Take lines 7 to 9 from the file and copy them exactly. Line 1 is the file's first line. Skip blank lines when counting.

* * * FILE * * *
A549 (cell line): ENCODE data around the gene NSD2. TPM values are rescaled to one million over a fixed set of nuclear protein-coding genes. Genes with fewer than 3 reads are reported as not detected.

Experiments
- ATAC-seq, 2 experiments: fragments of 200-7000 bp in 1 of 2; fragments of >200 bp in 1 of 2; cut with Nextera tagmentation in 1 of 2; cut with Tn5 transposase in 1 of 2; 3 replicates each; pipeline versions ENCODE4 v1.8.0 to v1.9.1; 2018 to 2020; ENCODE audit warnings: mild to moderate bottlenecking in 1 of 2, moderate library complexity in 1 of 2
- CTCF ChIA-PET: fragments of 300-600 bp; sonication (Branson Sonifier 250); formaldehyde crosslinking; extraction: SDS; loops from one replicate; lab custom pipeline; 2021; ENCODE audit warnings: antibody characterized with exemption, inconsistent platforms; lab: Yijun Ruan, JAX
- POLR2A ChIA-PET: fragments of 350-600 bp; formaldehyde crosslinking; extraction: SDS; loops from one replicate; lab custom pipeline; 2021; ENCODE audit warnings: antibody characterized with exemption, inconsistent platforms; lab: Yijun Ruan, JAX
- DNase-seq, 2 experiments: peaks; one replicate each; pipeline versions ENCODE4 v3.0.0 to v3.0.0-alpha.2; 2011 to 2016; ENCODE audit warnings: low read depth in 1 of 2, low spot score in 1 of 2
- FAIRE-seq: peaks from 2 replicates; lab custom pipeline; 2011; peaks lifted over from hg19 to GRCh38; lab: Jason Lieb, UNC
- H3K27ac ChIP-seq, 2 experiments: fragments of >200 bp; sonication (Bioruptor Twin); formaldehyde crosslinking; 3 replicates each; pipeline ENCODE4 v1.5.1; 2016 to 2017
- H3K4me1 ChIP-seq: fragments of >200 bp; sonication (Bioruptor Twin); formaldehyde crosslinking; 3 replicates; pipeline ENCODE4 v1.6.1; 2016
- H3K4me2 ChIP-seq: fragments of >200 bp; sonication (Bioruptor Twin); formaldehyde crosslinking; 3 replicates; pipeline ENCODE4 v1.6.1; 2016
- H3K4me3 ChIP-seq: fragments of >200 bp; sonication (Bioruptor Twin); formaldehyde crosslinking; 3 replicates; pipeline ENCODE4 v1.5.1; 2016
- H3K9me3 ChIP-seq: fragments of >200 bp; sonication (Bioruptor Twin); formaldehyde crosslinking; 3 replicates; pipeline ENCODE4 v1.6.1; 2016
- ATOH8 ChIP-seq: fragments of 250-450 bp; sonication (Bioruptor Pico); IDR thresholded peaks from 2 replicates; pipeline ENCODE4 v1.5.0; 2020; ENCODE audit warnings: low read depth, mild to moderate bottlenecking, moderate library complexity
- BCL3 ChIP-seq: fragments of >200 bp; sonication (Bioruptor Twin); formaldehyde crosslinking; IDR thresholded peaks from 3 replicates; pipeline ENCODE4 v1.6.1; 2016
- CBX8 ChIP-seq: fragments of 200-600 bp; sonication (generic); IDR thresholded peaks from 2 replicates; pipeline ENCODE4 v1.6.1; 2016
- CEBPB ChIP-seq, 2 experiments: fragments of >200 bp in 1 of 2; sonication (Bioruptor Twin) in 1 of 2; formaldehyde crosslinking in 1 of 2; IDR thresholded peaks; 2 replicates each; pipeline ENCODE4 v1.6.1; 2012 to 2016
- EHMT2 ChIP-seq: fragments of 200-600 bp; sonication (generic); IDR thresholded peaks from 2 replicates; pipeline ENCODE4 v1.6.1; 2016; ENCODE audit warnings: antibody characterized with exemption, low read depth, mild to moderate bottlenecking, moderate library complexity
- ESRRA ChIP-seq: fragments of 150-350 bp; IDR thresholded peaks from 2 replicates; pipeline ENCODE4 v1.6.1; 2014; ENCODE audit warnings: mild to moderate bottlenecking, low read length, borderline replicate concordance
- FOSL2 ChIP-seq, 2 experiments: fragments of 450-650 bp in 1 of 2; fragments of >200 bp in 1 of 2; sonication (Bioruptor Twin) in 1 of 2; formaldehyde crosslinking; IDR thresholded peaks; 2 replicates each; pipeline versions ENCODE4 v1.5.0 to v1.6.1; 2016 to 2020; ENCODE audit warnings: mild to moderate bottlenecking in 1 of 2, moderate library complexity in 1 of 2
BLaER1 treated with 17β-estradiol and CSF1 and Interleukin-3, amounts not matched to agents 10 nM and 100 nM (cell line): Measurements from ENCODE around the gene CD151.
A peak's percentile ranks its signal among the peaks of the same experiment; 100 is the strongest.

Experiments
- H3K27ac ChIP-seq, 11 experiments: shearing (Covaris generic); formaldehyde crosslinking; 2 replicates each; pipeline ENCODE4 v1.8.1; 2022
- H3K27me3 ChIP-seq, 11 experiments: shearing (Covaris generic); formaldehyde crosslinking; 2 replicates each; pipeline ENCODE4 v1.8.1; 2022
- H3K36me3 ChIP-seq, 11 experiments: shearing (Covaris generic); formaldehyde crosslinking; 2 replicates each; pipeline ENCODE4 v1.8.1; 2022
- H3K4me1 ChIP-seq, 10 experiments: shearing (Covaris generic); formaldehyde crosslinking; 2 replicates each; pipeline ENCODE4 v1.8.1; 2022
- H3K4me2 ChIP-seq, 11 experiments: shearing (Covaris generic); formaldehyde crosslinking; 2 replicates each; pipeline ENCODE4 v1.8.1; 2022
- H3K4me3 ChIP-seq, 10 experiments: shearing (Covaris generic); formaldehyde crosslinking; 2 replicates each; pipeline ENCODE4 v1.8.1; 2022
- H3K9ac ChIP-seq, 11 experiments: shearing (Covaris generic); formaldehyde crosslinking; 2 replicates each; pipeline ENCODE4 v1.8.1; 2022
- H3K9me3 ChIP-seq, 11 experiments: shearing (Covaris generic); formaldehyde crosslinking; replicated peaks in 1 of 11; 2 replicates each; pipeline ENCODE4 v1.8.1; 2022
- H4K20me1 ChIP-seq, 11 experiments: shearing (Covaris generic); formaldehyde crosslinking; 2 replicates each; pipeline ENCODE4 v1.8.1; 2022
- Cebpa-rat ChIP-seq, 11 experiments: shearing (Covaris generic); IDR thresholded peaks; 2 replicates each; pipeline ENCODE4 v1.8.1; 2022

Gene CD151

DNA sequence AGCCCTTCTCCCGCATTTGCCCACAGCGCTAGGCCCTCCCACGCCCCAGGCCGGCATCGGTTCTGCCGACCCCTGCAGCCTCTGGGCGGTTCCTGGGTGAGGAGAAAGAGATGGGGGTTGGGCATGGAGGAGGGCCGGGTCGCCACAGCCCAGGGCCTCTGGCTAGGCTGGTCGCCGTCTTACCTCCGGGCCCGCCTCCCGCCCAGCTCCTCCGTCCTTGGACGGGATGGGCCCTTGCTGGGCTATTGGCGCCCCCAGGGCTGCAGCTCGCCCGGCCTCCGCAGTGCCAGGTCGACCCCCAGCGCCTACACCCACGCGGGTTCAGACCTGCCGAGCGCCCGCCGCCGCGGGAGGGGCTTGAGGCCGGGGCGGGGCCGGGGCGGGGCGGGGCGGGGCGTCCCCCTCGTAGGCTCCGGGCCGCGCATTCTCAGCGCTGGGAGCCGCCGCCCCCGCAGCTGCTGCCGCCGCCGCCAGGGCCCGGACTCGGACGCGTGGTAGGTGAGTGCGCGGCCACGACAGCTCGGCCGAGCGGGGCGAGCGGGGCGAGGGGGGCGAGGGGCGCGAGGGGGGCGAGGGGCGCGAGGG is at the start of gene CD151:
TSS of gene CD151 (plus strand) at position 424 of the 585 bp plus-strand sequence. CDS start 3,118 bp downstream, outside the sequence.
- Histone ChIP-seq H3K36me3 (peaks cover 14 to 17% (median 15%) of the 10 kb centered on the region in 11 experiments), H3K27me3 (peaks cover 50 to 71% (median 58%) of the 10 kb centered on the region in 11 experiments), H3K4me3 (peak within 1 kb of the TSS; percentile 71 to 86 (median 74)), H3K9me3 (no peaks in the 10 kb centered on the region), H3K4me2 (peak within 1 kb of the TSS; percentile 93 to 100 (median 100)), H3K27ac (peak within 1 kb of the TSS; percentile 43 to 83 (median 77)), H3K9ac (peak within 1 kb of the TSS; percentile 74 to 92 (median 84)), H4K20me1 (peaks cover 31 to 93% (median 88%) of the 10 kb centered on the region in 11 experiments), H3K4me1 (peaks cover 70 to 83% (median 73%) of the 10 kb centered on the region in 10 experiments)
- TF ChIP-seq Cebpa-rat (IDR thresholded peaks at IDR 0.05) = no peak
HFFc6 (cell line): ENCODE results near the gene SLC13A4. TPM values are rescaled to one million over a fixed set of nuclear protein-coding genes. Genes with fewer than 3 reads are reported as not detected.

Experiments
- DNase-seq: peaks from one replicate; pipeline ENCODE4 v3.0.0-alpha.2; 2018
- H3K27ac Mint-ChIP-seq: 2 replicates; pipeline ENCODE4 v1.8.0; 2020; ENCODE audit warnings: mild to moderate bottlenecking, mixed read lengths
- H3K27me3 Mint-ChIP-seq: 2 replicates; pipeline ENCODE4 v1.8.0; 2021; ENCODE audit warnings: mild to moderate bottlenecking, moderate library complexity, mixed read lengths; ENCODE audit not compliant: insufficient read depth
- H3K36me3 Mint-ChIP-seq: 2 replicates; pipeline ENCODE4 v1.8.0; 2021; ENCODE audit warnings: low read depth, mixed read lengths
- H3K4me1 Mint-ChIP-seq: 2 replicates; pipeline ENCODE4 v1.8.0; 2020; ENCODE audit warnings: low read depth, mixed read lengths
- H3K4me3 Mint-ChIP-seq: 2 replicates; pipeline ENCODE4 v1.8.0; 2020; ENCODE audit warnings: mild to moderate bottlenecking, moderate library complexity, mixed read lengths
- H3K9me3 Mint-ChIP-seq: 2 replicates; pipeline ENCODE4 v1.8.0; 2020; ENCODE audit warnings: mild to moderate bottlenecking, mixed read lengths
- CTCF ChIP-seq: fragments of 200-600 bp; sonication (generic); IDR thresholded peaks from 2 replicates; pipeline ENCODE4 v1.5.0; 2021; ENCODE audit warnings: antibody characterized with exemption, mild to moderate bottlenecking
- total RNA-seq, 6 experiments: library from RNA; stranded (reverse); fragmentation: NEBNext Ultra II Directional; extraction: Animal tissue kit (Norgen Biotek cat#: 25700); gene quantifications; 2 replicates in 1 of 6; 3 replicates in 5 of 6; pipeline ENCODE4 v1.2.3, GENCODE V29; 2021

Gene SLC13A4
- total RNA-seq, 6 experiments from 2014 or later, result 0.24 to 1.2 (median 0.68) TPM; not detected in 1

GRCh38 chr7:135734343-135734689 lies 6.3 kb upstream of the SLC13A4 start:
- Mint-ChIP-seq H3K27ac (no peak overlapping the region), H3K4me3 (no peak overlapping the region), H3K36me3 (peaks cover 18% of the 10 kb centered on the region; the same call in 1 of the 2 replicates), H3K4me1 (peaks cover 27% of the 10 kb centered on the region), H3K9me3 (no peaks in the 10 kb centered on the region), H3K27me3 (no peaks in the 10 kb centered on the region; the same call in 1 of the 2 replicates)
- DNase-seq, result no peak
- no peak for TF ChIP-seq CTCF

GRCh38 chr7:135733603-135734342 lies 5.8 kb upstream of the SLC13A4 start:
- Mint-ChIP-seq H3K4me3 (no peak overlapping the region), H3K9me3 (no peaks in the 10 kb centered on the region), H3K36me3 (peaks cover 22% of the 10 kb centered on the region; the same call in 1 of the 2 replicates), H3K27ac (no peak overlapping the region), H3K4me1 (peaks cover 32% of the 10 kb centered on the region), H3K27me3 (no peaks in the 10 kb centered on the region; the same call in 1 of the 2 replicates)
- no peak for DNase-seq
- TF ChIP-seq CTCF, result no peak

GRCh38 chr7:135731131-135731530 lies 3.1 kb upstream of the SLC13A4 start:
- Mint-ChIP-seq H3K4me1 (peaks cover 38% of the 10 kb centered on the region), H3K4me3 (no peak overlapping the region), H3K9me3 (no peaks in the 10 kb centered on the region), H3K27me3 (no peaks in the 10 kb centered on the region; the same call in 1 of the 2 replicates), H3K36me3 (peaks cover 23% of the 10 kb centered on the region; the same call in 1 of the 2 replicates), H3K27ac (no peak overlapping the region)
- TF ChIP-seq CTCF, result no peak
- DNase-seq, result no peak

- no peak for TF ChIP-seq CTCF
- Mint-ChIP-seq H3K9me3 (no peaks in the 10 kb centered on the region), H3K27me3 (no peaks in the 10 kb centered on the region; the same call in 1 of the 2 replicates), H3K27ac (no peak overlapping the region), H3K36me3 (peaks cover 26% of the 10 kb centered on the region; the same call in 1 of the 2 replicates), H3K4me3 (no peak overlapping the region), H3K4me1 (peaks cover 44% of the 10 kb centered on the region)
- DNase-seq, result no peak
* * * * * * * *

- FAIRE-seq: peaks from 2 replicates; lab custom pipeline; 2011; peaks lifted over from hg19 to GRCh38; lab: Jason Lieb, UNC
- H3K27ac ChIP-seq, 2 experiments: fragments of >200 bp; sonication (Bioruptor Twin); formaldehyde crosslinking; 3 replicates each; pipeline ENCODE4 v1.5.1; 2016 to 2017
- H3K4me1 ChIP-seq: fragments of >200 bp; sonication (Bioruptor Twin); formaldehyde crosslinking; 3 replicates; pipeline ENCODE4 v1.6.1; 2016